There have been several posts over the last few weeks about this subject and I will have to address it in more detail in the upcoming weeks, but for now, I will just ask the same question that Brian asked in his post Your passion, which was basically a response to Tony Morgan’s post (Resign Today!) and John Piper’s recent book, Don’t Waste Your Life, do we use our passions for a purpose?
The photo below reminds me of how many people really do pursue their passions. Brian lead worship at Encounter last week in his usual passionate way, and I took this photo of Jak that night, who is always passionate about his music, and yesterday I was able to join in on a photo shoot with JÃ¤k in Birmingham (more on that in an upcoming post) with photographer Stephen Devires.
The context of the other posts were more in line with your career path or if your passions and work line up with each other, and if they don’t, they should, so basically do something about the situation. It is a simple thing to say, if you don’t like your job or if you are not passionate about what you do, quit. It is not such a simple thing to actually do, or is it?
I can think back to all the jobs I have had over my lifetime, going all the way back to when my friends and I would pull golf balls out of the lakes on a golf course, clean them up, then sell them back to the golfers who just lost them. That was fun, it was certainly profitable, and I was passionate about my work. Being 14-15 years old and making money from what felt like was something fun was great, and certainly didn’t seem like “work”.
There were many many many others jobs of course that I couldn’t stand and problem is, eventually, you probably will quit doing what you are doing (or change something) if you are not passionate about whatever it is you are doing. That is, unless of course you are content with living in the box and as Craig Groeschel put it at the Catalyst Conference (see The Speakers at Catalyst08 Conference from Thrusday // Catalyst Photos to see if you think he looks passionate about what he does), unless you want to just keep working for that boat or car, then die.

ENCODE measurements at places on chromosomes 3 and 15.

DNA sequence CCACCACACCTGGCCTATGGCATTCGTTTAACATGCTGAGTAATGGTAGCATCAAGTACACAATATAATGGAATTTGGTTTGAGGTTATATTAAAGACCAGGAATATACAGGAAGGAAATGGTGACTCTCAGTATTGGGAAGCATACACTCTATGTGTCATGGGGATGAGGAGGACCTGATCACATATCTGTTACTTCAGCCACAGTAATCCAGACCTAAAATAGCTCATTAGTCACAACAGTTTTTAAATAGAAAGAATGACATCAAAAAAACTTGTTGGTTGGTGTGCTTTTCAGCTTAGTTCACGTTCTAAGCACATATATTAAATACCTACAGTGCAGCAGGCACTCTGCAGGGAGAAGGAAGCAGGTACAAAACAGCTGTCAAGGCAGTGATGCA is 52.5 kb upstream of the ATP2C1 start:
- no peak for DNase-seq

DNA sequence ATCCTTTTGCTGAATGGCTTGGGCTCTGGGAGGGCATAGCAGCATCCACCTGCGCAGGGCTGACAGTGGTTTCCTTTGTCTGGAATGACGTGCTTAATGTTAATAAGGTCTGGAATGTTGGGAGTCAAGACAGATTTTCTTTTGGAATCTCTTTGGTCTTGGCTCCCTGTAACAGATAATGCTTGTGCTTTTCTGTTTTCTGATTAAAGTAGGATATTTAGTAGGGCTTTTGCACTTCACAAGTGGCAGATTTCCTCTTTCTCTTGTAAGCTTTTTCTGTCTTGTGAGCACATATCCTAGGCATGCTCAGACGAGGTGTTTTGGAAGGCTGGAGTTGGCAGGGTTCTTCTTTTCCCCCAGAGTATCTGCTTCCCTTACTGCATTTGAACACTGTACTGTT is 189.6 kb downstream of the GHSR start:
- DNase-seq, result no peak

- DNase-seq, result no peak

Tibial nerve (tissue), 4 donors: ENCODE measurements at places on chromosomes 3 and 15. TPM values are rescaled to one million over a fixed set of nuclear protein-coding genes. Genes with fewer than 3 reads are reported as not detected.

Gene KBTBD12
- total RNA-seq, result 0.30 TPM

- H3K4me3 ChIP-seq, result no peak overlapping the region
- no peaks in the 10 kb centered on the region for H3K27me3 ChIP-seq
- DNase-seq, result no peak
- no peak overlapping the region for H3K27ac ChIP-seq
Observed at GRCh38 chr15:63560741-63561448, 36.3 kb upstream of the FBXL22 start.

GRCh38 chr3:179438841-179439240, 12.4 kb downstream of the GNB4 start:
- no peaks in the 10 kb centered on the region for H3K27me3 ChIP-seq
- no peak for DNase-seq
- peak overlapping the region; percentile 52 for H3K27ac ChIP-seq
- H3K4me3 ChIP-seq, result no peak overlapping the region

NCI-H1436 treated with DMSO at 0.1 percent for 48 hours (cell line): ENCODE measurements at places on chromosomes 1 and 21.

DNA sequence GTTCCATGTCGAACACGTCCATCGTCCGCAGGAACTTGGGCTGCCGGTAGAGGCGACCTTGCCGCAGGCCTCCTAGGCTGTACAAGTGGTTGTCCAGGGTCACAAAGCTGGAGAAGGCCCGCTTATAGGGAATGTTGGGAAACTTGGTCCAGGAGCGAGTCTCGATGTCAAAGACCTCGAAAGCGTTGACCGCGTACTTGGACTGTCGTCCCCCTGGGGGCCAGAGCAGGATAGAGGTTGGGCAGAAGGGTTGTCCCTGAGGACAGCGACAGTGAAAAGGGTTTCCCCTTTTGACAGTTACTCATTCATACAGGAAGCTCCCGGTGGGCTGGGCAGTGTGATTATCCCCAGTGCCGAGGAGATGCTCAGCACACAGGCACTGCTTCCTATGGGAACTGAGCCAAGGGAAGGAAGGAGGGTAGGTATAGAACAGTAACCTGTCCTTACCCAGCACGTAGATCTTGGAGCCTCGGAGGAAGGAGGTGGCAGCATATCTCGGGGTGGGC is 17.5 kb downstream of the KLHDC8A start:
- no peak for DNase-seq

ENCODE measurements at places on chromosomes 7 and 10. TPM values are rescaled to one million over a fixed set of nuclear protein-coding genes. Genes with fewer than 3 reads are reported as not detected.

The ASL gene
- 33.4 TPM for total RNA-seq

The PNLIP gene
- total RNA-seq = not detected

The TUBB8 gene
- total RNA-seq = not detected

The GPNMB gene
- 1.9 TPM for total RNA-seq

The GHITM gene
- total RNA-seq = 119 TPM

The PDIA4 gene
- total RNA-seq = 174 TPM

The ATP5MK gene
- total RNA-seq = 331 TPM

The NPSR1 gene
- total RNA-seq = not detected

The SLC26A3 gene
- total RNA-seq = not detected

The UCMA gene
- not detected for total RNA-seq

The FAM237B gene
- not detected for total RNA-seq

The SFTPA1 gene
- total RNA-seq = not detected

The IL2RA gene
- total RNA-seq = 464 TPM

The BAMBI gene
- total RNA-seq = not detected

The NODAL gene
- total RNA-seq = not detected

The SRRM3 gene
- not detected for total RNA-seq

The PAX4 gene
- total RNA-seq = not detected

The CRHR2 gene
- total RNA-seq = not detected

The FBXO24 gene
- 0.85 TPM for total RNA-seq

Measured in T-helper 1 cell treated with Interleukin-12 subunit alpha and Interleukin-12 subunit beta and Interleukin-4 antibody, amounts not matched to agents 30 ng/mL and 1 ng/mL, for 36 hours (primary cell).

Some jobs I was passionate about when they started and not so much down the road, but either way, I would generally not stay with a job too long without passion for the work. I have a degree in Accounting but would rather make nothing as a photographer than a bunch as a CPA in an account firm (nothing against that of course, just not my thing).
As far as Brian goes (since he started this), all you have to do is read Brian’s blog for a few posts and you can determine what he is passionate about without even asking him. Serving the Lord, his music, and his wife, and essentially, that is what he gets paid to do. To lead people in serving the Lord, through music while being the best husband he can be. I can really connect with that because mine are very similar, just exchange the musician for photographer… but… there is a difference in being passionate about something, and being able to earn a living at what you are passionate about doing.
Is this a rare thing? I think it is, but the scale is different for everyone? If you are passionate about money like a Donald Trump, you probably aren’t going to be happy with a career with a non-profit organization. Brian is lucky, he is doing what he loves and he is able to earn a living doing it, but he didn’t always get paid to lead worship and I am guessing that Groeschel didn’t always get paid to speak at conferences either. One of the best blog posts I have read lately about these issues is from Seth Godin called Maybe you can’t make money doing what you love, but his blog is filled with great content just like this.
Sometimes we have to just keep cranking away while we wait for our passions to meet up with our careers or pursue our passions on the side. I am passionate about not pursuing my passions on the sidelines.